It is the height of summer. Days begin with an edge of cool but quickly heat up. “Too hot,” I say as I cross the yard to the garden. Too hot by 9:30 am to weed. Too hot to hoe. Too hot to pick beans.
It is green bean season. We’ll harvest green beans every-other-day for weeks to come. We’ll harvest bowls-upon-bowls of beans until freezer-space is threatened ahead of the corn, yellow squash, peppers, spaghetti sauce and eggplant. We’ll then push green beans on neighbors and co-workers, praising the health benefits of green vegetables, offering them free in boxes and grocery bags, delivering them by the truckload, by the trunk load. I once overheard a man declare to a friend that he was done with green beans. “I’m done with them!” he cried. “I pick and I pick, and they just keep coming! What am I supposed to do with so many beans! I’m gonna rip out the plants. I’m gonna tear them out of the ground. I’m never going to plant them again! Too many beans…it’s the same every year!”
When we’re overrun by beans this year — as we are every year — we, too, will feel the hysteria rising in our throats. Our dreams will be guilt-ridden. “How do we turn a blind-eye to such plenitude?” we’ll ask ourselves. “How do we disregard such a gift from nature? When the frozen winds of January blow, when our minds find their only salvation in the promise of spring, when visions of garden produce give us the strength to endure the endless weeks and months of winter…how will we reconcile ourselves with the memory of this, our callous disregard?”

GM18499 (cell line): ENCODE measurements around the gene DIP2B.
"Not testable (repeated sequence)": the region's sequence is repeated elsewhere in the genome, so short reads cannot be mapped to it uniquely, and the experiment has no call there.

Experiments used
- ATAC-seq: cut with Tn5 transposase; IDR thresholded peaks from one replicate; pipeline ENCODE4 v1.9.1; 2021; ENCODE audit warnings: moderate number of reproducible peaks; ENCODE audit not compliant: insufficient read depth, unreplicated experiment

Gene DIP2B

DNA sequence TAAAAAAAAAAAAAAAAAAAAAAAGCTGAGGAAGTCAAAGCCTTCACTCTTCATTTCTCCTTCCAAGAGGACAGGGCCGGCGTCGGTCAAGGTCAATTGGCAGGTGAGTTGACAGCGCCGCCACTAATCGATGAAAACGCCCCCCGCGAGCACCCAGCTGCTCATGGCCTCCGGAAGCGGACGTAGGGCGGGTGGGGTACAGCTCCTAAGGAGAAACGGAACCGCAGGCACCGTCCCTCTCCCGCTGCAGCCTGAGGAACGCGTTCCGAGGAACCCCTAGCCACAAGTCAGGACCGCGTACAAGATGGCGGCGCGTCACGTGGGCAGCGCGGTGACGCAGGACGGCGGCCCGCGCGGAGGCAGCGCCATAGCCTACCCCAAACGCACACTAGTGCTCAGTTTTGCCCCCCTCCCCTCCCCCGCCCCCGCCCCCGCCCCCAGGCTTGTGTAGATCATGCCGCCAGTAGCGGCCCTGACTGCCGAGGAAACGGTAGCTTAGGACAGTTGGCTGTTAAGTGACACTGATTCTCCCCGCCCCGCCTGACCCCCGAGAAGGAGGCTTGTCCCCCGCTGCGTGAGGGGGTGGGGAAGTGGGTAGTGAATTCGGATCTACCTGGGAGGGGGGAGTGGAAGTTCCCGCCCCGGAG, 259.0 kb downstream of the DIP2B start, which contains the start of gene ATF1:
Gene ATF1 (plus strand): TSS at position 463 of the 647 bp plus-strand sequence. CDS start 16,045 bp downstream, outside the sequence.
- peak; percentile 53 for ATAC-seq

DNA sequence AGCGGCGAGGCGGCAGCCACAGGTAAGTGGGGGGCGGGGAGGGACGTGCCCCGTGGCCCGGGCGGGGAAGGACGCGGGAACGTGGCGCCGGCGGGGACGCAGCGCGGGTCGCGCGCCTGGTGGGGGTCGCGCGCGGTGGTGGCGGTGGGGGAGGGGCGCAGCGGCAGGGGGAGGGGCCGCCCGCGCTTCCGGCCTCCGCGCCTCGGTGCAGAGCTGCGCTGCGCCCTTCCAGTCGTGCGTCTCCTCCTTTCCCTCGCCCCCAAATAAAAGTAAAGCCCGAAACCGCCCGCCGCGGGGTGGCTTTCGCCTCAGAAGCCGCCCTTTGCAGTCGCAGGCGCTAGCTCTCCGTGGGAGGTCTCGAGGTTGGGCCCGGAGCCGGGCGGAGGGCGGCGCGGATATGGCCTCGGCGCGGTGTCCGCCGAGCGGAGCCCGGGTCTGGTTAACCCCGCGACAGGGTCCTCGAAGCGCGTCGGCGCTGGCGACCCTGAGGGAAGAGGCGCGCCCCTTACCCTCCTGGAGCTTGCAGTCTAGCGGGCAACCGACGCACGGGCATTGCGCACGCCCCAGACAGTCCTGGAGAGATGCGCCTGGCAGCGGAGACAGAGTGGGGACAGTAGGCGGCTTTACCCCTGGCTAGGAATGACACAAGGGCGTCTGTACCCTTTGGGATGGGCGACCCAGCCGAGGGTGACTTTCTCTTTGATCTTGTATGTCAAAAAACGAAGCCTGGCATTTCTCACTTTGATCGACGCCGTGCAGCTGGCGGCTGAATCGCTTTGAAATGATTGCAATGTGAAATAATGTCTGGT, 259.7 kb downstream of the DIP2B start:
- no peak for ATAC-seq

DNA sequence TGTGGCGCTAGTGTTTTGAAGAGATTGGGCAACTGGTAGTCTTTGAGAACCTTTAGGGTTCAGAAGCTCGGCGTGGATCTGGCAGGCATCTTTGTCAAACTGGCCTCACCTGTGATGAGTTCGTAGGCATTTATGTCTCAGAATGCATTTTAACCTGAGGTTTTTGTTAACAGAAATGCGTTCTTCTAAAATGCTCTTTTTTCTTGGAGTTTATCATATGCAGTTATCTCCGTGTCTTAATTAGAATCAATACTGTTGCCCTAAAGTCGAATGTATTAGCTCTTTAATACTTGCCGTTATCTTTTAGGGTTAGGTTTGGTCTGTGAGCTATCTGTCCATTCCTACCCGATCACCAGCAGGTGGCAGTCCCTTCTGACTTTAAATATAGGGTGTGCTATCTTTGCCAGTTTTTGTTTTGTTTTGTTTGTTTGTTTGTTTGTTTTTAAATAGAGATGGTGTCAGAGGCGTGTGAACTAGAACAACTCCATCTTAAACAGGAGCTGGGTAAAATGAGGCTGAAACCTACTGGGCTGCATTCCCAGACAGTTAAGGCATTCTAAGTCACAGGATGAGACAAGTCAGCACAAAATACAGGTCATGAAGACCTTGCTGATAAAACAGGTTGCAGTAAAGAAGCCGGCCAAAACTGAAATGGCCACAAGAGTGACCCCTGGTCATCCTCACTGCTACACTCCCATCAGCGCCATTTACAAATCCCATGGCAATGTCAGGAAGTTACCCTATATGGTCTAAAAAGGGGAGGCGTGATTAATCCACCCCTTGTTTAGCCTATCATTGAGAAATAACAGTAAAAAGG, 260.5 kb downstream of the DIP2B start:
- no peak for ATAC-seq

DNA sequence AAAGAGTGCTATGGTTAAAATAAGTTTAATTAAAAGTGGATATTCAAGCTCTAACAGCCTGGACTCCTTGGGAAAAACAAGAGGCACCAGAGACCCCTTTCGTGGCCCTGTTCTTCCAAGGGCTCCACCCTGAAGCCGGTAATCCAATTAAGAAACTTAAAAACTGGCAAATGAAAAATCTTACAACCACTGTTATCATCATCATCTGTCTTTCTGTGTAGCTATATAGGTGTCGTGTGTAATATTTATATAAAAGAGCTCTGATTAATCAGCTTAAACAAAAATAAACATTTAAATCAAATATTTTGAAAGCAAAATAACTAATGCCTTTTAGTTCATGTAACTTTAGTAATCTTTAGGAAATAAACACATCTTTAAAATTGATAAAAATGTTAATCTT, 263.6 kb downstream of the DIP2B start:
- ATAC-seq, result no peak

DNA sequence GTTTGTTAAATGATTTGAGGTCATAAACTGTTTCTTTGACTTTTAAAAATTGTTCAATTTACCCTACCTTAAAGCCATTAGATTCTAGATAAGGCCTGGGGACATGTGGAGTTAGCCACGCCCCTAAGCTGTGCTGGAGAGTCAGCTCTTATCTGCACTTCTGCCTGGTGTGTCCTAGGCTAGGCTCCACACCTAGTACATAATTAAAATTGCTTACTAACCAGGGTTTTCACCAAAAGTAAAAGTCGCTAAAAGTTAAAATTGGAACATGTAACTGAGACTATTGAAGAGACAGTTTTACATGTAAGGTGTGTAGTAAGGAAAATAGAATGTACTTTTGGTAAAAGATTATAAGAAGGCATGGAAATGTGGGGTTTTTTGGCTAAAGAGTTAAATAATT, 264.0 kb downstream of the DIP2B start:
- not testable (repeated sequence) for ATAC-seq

Dreams notwithstanding, we will turn a blind-eye to the green beans, overwhelmed by a surge of ripening cucumbers, tomatoes, peppers, potatoes and winter squash. Indeed it will be the beginning of November before I’m finished with the last of the produce. On that night, I will put away my freezer bags, shelve my canner and box-up my dehydrator, glad to be done. I will collapse on the couch, my callous disregard for green beans long forgotten. Or I’ll retreat to my study and lose myself in a book. Come December, when the snow has begun to fall, I will take down my snowshoes and head out to the shrubline to wander once again among the drifts.
But for now, it is the time of beans — and bike rides, when I can fit them in. It’s the time for stories not found in books but in real life — like Sandhill cranes trilling on a Sunday evening, falcons diving in hot pursuit of dragonflies, hawks taking flight from telephone poles, mallard ducklings spying in wheat fields and deer pausing as I photograph coneflowers and sunflowers at day’s end. It is the height of summer. Too hot. What more can I say?